Stage, Jesper, Hannah Reid, Linda Sahlén and James MacGregor. 2008. “Climate change impacts on Namibia’s natural resources and economy .” Climate Policy 8:5: 452-466.
Climate change is likely to exacerbate the dry conditions already experienced in southern Africa. When rainfall does come, it is likely to be in bursts of greater intensity, leading to erosion and flood damage. However, these predictions have had very little influence on policy in southern African countries.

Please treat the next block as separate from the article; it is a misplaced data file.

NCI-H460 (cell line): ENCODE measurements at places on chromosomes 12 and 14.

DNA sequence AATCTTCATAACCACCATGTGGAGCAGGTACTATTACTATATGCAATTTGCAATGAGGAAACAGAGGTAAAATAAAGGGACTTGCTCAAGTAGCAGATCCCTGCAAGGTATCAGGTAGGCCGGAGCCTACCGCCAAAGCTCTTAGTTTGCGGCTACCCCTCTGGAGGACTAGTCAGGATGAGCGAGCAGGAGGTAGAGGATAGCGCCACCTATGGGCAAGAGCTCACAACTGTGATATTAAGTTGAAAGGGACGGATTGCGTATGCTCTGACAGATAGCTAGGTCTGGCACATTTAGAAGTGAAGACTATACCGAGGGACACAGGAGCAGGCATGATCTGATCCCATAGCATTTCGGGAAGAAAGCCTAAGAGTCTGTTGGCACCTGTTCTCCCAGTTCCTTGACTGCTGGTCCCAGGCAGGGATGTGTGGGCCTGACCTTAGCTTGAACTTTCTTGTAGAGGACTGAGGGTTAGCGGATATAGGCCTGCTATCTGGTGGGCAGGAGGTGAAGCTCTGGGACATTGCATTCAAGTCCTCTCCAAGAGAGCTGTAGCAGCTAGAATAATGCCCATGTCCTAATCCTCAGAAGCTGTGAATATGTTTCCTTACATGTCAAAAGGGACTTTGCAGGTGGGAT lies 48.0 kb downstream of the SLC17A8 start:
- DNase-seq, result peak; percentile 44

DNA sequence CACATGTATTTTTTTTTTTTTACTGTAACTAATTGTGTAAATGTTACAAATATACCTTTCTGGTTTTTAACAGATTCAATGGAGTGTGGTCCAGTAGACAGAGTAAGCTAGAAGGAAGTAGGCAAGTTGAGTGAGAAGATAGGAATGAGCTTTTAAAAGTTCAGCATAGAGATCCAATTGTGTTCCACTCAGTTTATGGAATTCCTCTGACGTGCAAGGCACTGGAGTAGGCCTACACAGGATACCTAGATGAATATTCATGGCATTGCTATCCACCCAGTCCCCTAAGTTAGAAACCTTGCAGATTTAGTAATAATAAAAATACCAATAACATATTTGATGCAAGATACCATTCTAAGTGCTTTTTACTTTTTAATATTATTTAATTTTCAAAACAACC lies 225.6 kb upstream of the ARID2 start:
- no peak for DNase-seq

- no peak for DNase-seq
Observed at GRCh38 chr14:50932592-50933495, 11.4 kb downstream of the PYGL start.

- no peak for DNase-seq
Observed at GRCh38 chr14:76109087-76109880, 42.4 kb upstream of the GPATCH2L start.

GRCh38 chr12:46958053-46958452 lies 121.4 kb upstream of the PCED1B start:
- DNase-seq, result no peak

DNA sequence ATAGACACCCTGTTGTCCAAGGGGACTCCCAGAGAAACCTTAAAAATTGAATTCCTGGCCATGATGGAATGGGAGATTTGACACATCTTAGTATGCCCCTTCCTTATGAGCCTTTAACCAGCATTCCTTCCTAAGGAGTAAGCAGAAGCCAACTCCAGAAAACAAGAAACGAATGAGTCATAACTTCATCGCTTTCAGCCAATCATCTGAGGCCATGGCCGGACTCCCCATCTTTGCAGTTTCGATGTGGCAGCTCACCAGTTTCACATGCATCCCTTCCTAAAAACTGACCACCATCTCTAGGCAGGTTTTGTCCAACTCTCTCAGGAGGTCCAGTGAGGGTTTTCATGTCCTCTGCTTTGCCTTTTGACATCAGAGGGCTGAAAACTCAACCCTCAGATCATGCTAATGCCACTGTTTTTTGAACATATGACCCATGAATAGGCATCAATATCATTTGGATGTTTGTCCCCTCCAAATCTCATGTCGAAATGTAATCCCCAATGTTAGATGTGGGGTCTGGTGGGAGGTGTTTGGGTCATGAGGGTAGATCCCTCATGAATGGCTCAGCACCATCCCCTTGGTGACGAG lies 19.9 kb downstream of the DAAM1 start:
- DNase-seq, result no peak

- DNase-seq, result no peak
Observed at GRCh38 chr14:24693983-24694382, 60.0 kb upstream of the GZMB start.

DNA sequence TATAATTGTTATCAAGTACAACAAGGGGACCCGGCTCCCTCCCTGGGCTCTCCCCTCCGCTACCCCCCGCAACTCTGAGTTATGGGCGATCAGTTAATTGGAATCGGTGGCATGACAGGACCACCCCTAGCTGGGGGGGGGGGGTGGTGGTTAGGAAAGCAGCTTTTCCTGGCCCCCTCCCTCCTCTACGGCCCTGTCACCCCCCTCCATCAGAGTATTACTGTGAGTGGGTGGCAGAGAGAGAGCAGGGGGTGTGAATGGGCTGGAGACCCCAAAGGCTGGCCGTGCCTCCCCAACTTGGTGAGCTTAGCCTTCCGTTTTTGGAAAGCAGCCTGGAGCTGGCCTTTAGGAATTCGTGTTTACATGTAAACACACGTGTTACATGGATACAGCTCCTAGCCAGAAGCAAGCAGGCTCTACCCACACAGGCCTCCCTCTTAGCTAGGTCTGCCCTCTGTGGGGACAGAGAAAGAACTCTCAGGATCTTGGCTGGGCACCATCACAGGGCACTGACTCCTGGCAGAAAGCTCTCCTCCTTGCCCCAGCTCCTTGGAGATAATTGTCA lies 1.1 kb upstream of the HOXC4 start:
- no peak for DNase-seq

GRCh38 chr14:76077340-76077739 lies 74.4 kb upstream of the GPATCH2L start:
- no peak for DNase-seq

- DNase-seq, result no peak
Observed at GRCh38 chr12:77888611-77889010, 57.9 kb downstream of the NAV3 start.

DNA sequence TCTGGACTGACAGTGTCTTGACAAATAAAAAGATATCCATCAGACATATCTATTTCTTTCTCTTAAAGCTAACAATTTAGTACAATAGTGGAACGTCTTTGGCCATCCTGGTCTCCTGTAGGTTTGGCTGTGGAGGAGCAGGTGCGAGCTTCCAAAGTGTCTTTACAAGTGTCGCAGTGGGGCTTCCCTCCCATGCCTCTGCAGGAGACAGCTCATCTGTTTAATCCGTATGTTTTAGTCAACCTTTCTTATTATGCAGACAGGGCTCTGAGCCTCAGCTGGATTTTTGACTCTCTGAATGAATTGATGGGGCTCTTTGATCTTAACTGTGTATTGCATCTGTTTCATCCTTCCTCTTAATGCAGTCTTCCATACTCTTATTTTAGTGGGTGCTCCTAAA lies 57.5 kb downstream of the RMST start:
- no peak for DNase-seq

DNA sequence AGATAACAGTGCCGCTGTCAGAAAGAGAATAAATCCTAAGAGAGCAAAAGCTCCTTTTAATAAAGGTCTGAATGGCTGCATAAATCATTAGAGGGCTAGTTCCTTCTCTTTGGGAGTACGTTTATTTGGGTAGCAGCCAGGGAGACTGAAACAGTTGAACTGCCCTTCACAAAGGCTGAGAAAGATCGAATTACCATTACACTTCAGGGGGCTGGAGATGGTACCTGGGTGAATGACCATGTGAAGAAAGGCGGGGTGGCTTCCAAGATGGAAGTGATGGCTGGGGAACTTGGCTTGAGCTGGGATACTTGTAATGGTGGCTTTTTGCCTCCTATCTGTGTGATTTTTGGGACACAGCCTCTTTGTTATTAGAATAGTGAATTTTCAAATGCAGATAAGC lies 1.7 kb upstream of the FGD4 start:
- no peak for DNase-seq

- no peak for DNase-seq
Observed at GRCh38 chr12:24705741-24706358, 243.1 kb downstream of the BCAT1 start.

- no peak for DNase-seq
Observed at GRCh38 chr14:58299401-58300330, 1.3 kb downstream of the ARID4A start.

Computable general equilibrium (CGE) model simulations for Namibia indicate that over 20 years, annual losses to the Namibian economy could be up to 5% of GDP, due to the impact that climate change will have on its natural resources alone. This will affect the poorest people the most, with resulting constraints on employment opportunities and declining wages, especially for unskilled labour in rural areas. Namibia must take steps to ensure that all its policies and activities are ‘climate proofed’ and that it has a strategy to deal with displaced farmers and farm workers. The need to mainstream climate change into policies and planning is clear, and it is the responsibility of industrialized nations, who have largely created the problem of climate change, to help Namibia and other vulnerable countries cope with climate change impacts and plan for a climate-constrained future.